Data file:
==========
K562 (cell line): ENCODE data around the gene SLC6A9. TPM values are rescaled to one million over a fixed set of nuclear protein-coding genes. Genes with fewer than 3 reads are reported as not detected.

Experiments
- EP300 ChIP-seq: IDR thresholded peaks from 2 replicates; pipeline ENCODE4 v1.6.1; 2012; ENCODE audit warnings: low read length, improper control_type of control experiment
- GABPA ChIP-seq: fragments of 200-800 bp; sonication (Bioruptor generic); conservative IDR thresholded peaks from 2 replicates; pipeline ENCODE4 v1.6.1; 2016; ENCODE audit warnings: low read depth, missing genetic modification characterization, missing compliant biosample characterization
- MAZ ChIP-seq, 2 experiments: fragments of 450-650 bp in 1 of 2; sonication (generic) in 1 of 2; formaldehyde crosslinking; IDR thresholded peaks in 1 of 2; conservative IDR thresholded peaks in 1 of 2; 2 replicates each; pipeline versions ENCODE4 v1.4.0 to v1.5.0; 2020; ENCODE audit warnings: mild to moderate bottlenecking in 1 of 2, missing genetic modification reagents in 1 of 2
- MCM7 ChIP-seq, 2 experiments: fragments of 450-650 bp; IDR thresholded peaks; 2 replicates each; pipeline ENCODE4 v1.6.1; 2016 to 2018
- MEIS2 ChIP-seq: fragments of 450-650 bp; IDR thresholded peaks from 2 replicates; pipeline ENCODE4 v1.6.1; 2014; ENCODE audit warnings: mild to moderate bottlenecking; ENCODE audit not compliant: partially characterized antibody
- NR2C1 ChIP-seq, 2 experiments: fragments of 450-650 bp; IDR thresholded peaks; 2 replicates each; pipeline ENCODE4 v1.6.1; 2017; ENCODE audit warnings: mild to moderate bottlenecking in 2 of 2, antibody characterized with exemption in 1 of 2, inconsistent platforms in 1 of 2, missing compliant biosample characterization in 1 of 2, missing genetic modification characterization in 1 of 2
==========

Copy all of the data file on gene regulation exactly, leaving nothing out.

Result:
K562 (cell line): ENCODE data around the gene SLC6A9. TPM values are rescaled to one million over a fixed set of nuclear protein-coding genes. Genes with fewer than 3 reads are reported as not detected.

Experiments
- EP300 ChIP-seq: IDR thresholded peaks from 2 replicates; pipeline ENCODE4 v1.6.1; 2012; ENCODE audit warnings: low read length, improper control_type of control experiment
- GABPA ChIP-seq: fragments of 200-800 bp; sonication (Bioruptor generic); conservative IDR thresholded peaks from 2 replicates; pipeline ENCODE4 v1.6.1; 2016; ENCODE audit warnings: low read depth, missing genetic modification characterization, missing compliant biosample characterization
- MAZ ChIP-seq, 2 experiments: fragments of 450-650 bp in 1 of 2; sonication (generic) in 1 of 2; formaldehyde crosslinking; IDR thresholded peaks in 1 of 2; conservative IDR thresholded peaks in 1 of 2; 2 replicates each; pipeline versions ENCODE4 v1.4.0 to v1.5.0; 2020; ENCODE audit warnings: mild to moderate bottlenecking in 1 of 2, missing genetic modification reagents in 1 of 2
- MCM7 ChIP-seq, 2 experiments: fragments of 450-650 bp; IDR thresholded peaks; 2 replicates each; pipeline ENCODE4 v1.6.1; 2016 to 2018
- MEIS2 ChIP-seq: fragments of 450-650 bp; IDR thresholded peaks from 2 replicates; pipeline ENCODE4 v1.6.1; 2014; ENCODE audit warnings: mild to moderate bottlenecking; ENCODE audit not compliant: partially characterized antibody
- NR2C1 ChIP-seq, 2 experiments: fragments of 450-650 bp; IDR thresholded peaks; 2 replicates each; pipeline ENCODE4 v1.6.1; 2017; ENCODE audit warnings: mild to moderate bottlenecking in 2 of 2, antibody characterized with exemption in 1 of 2, inconsistent platforms in 1 of 2, missing compliant biosample characterization in 1 of 2, missing genetic modification characterization in 1 of 2